Flash router with other firmware

Routers supplied by ISPs are typically less secure than those sold by manufacturers to consumers. They often have hard-coded remote support credentials that users can’t change and patches for their customized firmware versions lag behind patches for the same flaws released by router manufacturers. There are several Linux-based, community-maintained firmware projects for a wide range of home routers. OpenWRT, DD-WRT and Asuswrt-Merlin (for Asus routers only). But, loading custom firmware on a router requires some technical knowledge, will likely void its warranty and, if done incorrectly, can brick the device.


DD-WRT has become a common out-of-the-box option for many routers, but also exists in stand-alone implementations that can be used to flash routers that support it. It has a slightly convoluted history. From 2002, Linksys released a line of routers (WRT54G) with Linux. The company was eventually obliged to release the source code for those routers under the terms of the GPL. DD-WRT has become the basis for other firmware created by router manufacturers themselves and while DD-WRT is released under the terms of the GPL, commercial builds of such firmware may incorporate much non-GPL code.


OpenWrt is more like a real Linux distribution than DD-WRT. It comes with its own package manager. Setting up and running OpenWrt can be an involved process, because users can make any changes they want from a broad range of components directly inside OpenWrt. Updates come frequently and its package manager makes it easy for users to take advantage of those updates.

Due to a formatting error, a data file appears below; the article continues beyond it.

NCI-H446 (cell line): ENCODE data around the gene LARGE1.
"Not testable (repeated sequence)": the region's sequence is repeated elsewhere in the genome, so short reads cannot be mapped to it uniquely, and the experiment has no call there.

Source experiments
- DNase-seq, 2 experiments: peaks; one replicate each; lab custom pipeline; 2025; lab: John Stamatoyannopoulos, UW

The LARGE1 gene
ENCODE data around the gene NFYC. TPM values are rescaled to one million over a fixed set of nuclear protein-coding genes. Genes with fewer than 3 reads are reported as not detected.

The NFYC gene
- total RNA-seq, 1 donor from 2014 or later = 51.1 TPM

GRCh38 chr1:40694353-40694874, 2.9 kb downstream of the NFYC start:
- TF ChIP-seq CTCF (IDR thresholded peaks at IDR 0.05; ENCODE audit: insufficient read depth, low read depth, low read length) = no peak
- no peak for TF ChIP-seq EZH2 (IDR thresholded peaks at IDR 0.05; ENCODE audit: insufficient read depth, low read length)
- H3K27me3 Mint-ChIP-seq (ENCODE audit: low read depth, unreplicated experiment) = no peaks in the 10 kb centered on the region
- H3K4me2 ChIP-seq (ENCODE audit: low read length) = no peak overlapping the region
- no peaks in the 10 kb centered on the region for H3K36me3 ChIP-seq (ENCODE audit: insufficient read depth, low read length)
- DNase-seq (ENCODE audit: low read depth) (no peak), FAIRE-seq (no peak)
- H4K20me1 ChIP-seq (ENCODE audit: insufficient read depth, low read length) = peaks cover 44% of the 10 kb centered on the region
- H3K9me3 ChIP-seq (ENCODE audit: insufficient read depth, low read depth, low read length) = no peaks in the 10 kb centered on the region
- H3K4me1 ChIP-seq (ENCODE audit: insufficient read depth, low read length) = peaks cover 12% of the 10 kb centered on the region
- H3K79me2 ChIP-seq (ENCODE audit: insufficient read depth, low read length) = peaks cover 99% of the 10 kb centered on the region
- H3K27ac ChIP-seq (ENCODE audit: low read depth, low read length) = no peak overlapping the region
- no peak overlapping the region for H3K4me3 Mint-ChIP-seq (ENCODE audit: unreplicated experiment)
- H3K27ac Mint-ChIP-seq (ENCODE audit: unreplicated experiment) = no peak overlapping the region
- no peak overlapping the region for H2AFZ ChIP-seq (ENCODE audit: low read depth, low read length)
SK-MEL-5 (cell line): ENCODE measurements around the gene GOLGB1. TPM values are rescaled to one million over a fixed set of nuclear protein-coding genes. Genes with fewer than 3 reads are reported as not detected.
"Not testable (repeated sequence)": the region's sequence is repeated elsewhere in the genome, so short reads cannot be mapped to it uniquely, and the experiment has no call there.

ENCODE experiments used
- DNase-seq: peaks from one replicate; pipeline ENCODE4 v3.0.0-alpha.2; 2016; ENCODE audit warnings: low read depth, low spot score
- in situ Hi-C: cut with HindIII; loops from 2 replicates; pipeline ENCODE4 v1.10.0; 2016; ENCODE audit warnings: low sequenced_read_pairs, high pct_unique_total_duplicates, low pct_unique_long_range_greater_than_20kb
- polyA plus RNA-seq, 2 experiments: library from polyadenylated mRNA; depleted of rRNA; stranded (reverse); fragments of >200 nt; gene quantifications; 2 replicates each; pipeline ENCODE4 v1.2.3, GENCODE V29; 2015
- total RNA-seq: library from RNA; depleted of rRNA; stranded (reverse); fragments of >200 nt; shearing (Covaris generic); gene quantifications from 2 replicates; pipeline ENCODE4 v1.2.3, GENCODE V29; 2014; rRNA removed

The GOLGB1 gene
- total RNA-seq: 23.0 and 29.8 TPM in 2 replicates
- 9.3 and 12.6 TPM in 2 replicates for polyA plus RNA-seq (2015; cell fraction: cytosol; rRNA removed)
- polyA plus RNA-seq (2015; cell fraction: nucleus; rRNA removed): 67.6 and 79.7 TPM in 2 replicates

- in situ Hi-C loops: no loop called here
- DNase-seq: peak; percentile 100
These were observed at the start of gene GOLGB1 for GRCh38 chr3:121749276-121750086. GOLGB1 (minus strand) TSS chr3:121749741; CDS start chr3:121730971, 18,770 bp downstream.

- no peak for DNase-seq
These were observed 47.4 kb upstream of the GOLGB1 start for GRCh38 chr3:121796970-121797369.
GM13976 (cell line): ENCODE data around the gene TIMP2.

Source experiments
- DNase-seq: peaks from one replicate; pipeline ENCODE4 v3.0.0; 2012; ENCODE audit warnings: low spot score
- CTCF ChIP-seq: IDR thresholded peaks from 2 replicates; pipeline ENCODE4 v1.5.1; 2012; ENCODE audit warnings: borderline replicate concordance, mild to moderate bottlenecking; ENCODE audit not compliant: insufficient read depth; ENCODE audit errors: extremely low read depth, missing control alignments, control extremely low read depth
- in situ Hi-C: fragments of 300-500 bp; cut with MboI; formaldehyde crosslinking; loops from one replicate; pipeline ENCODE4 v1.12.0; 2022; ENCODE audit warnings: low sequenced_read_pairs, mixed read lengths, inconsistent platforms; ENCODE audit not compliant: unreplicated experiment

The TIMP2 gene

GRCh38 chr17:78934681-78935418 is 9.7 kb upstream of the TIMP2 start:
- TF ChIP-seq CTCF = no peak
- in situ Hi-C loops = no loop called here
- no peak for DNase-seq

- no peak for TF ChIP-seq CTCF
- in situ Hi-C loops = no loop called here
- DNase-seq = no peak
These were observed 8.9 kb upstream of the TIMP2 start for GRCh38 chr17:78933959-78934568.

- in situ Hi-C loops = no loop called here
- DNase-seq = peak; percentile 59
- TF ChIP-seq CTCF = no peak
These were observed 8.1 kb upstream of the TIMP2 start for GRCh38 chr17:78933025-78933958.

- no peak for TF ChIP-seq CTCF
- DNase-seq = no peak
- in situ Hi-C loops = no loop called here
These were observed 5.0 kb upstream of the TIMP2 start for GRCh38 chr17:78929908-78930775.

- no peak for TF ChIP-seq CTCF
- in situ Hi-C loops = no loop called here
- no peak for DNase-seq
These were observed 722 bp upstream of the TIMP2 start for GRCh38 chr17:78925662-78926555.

Example: Flashing a TL-WR841N(D)

Read Factory install: First-time installation on a device.

For showing how easy it is:

  • Look on the bottom of your router. There is a version number on the label. In my case at the time of writing that was 9.2.

  • Go to OpenWrt and find the TL-WR841ND software (note that it is now no longer recommended to flash this type of router, but for 9.x a version is available that still works). On that page you can also read the latest notes on the versions, with links to bugs and discussions. Download the image for your version.

  • Open the router web interface page on tplinklogin.net or If you never changed your password, tsk, tsk, it is [default user : admin, password: admin]. If you forgot, reset the router and then login with the defaults (in which case you can skip the next step). If you did have a password set, log in.

  • Do a factory reset after taking a look at your current settings.

  • Go to the firmware upgrade page and select the firmware image you just downloaded as an update.

  • Upgrade and set a password